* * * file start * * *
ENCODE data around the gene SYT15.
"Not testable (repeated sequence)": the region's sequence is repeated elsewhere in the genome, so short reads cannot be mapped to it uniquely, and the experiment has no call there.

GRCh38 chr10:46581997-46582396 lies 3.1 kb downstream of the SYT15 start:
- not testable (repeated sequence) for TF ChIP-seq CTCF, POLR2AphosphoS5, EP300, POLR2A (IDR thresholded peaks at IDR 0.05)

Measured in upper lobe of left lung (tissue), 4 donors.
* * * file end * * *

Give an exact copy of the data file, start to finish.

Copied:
ENCODE data around the gene SYT15.
"Not testable (repeated sequence)": the region's sequence is repeated elsewhere in the genome, so short reads cannot be mapped to it uniquely, and the experiment has no call there.

GRCh38 chr10:46581997-46582396 lies 3.1 kb downstream of the SYT15 start:
- not testable (repeated sequence) for TF ChIP-seq CTCF, POLR2AphosphoS5, EP300, POLR2A (IDR thresholded peaks at IDR 0.05)

Measured in upper lobe of left lung (tissue), 4 donors.